KLUG Weekly Meeting Notes

Tuesday, June 21, 2005



Presented by Kevin Wixson

See the presentation slide show here.

Inkscape is an Open Source vector drawing tool with capabilities
similar to Adobe Illustrator, Macromedia Freehand, and CorelDraw
that uses the W3C standard scalable vector graphics format (SVG).
When you consider that Adobe Illustrator costs over $450, that
the proprietary source code is not user modifiable, and that no

personal support is available from developers... Inkscape shines
brightly. Direct end-user software support from Inkscape developers
is possible. The production program is FREE! Kevin displayed a
slide presentation and a live demonstration of Inkscape stable
release 0.41 that is intended for current production use.

He started with an introduction that explained the difference
between bitmap/raster images and scalable vector graphics. He

showed us examples of graphical images created using Inkscape.

We heard about the WC3 SVG standard and how the math of the
Bezier curve is fundamental. A statement was made by one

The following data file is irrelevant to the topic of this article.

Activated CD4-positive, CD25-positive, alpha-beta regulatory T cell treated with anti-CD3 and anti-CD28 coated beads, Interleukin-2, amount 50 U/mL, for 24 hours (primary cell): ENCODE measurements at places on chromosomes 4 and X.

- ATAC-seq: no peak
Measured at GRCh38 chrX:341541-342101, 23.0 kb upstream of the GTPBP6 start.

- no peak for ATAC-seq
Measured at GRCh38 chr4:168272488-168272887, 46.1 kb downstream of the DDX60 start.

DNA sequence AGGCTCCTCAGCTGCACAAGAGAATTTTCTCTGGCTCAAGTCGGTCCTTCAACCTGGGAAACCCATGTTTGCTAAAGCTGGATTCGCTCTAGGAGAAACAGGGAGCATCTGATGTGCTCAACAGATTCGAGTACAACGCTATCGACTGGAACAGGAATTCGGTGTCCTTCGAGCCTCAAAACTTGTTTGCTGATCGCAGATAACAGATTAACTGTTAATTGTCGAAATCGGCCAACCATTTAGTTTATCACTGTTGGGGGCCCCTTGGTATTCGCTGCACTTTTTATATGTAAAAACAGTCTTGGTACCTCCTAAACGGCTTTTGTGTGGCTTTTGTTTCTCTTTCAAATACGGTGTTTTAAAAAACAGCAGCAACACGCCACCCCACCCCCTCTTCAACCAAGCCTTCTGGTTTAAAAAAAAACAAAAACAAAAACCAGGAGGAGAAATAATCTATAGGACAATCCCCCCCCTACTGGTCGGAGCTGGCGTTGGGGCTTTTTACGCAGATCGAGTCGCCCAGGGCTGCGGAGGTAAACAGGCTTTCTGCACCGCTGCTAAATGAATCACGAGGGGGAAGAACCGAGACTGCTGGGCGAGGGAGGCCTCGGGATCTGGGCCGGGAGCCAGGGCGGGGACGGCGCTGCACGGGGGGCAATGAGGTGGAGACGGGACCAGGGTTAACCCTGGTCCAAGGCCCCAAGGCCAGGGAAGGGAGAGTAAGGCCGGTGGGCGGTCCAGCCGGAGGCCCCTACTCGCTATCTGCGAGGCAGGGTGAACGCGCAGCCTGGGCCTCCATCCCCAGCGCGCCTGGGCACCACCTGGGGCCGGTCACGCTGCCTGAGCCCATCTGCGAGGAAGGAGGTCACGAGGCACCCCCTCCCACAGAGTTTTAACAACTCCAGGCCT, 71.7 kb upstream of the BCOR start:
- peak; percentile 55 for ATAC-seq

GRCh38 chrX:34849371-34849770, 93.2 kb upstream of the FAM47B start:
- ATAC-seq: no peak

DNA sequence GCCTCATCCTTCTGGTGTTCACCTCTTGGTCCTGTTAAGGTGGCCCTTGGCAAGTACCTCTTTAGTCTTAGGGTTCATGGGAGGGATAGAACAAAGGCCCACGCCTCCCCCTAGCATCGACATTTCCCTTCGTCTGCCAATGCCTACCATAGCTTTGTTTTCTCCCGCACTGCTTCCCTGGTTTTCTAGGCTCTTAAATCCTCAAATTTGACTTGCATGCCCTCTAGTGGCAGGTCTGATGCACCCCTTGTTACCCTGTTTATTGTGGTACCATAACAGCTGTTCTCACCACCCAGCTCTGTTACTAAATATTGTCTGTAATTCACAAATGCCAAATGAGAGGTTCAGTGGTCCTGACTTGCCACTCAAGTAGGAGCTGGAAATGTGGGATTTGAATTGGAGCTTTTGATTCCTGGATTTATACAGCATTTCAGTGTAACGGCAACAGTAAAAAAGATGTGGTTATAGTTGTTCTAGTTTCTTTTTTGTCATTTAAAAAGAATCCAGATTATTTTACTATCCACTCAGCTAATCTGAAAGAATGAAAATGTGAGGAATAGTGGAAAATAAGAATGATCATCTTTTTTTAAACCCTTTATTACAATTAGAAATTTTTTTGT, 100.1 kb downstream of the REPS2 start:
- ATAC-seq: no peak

of the observers that, "What vector graphics do for images is

like what Postscript did for text." In the demonstration we
saw how to use various tools including the primary "Pen Tool."
You could hear frequent exclamations including 'wow' and 'nice'
from the presentation attendees. Learn more about the WC3 spec.
SVG is a language for describing two-dimensional graphics and
graphical applications in XML.

Support? The developers frequent IRC and can be found at
#inkscape. Check out
http://www.freenode.org for info. There
is a mailing list. Copious amounts of information is available
at the Inkscape Wiki

GPL’d desktop publishing Scribus, image-editing GIMP , and
vector graphics Inkscapes combine to give Open Source and
Linux a powerful suite of applications that are improving every
day through collaboration.


Kevin is a member of the documentation team for Inkscape,
presently a volunteer creating the working version of the

user’s manual. The link for the manual is located here:

Do you want 3415 public domain graphics that are in vector graphics
format? Kevin recommends that you visit Open Clip Art’s web site:

(21 Linux Enthusiasts Attending)

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